The Second Hemispheric Meeting in Struggle against the Free Trade Agreement of the Americas (FTAA) was held in Havana from 25-28 November, with nearly 1,000 delegates from all of Latin America, the US and Canada, and several European observers. In plenary sessions and workshops there were intense discussions of the negative effects of existing free trade agreements, the way governments negotiate these agreements without public discussion, and how to struggle against the FTAA.
In contrast to the first such meeting held two years previously, the emphasis this time was less on denouncing the harmful impact of free trade than on analysing its modes of operation and developing specific proposals for resistance. Workshops debated the different issues raised by free trade for women, labour, native peoples, farmers and students, and reported on actions taken in different countries to defend public services and traditional community rights against the impositions of foreign corporations. Delegates stressed the need to study international commercial law and to maintain constant vigilance, since independently of the FTAA or the WTO (World Trade Organisation), clauses favourable to transnational corporations are constantly being inserted in bilateral agreements without any reference to national parliaments, let alone public debate.
A startling example of this was given by Bolivian delegates, who explained how when the water supply
in Cochabamba was privatised and sold to a US company, massive popular protests forced the Bolivian government to revoke the concession. But since the company had negotiated the concession through its Dutch subsidiary, and Bolivia had recently secretly negotiated a bilateral investment agreement with the Netherlands, the company was able to appeal to Dutch courts and win a settlement of $25 million compensation for lost profits, although it had only invested half a million dollars!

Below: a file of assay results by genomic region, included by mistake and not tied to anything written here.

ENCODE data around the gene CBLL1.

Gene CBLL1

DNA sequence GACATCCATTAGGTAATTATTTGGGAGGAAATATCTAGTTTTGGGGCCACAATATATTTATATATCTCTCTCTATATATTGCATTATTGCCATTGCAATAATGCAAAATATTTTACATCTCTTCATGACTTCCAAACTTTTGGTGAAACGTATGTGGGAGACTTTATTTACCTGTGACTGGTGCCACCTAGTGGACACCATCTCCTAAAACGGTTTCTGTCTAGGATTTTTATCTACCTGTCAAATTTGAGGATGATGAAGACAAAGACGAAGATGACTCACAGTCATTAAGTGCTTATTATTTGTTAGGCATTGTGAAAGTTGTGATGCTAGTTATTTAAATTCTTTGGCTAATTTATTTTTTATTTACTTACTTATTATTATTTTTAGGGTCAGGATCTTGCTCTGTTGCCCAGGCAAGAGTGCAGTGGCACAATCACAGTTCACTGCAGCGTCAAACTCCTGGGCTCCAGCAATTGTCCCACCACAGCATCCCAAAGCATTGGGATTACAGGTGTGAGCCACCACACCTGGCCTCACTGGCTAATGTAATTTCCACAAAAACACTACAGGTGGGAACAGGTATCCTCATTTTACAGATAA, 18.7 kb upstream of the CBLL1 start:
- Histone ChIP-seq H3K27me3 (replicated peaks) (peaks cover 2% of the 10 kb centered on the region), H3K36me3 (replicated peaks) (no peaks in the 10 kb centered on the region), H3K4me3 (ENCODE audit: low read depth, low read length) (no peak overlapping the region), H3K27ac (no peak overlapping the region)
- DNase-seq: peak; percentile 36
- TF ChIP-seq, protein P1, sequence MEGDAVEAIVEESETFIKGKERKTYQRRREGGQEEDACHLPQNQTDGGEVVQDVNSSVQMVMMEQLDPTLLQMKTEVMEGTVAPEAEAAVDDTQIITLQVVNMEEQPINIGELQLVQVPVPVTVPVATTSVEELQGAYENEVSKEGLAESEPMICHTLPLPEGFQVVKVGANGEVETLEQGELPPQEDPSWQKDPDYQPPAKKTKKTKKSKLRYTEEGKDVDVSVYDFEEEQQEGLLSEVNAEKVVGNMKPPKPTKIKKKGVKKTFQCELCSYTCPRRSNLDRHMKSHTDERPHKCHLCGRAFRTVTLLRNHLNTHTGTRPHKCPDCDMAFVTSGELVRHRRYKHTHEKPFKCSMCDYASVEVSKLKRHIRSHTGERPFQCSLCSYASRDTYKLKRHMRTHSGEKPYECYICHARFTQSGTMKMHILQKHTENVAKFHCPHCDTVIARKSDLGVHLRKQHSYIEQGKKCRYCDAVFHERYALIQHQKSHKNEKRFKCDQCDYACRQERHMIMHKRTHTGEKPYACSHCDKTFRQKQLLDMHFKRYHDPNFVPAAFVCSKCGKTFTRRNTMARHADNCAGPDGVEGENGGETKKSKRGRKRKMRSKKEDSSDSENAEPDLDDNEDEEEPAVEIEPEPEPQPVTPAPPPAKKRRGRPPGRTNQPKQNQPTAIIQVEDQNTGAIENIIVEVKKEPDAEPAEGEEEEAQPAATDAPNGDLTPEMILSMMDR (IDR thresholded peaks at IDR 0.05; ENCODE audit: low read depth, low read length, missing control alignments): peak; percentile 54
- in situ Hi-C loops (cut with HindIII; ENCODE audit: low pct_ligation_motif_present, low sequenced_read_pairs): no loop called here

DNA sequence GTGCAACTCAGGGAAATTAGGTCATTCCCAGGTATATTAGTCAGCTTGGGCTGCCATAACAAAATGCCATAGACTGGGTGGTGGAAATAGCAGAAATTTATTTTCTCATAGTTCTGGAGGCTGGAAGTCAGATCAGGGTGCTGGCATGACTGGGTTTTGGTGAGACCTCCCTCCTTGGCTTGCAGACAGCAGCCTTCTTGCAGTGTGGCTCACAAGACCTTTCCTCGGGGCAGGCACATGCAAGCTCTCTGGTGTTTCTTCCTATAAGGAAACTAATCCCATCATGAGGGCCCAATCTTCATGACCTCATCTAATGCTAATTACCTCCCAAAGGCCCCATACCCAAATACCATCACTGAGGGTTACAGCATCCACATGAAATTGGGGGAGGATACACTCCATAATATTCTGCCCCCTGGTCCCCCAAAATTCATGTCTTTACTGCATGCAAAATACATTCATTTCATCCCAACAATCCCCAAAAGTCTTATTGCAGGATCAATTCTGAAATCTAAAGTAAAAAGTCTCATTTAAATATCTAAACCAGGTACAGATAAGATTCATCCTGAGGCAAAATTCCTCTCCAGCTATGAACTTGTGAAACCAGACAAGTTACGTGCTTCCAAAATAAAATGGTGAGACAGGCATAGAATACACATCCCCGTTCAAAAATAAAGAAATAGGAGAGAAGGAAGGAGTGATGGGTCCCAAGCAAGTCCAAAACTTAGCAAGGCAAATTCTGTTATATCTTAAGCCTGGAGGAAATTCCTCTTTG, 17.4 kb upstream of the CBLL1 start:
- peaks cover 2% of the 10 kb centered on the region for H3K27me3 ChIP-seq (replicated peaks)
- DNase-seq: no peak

There was a general consensus that the FTAA is an instrument for, as the Cubans put it, for “the annexation of Latin America by the United States”. Several delegations also pointed out that the threat is not only economic but political and military: the aggressive foreign policy of the Bush administration is only too apparent in Latin America, what with the renewed threats to Cuba, the interventionist “Plan Colombia” and “Andean Initiative” to guarantee US control of the region, and the short-lived coup against the progressive Chavez government in Venezuela in April.
The large Colombian delegation, which included labour leader and former presidential candidate Lucho Garzon, insisted on that country’s key role in US plans for the whole of South America. The genocide of union activists, teachers, journalists and human rights workers by the military and paramilitary in that country is being intensified by the extreme right government of President Alvaro Uribe, and the so-called “war on drugs”, now rebaptised as the “war on terrorism” in Colombia, is the main pretext for the creation of new US military bases in Ecuador, Panama, Peru and Argentina and for attempts to destabilise Cuba and Venezuela.
The high points of the Meeting were addresses by Bolivian peasant leader Evo Morales, Argentinian human rights champion Adolfo Perez Esquivel, Chilean journalist Manuel Cabieses Donoso, the speaker of the Cuban Parliament Ricardo Alarcon, and of course Fidel Castro who spoke for only three and a half hours! But as always, Fidel held the delegates’ attention with a trenchant and ironic analysis of the origins and implications of the FTAA, a project which – he pointed out – was first presented in 1991 by George Bush senior and which is designed to guarantee perpetual US control of Latin American resources. The positive conclusion to be drawn is that with Chavez in Venezuela and now Lula in Brazil, Cuba is no longer alone in Latin America: but this means more work, not less, for solidarity activists in Britain and elsewhere!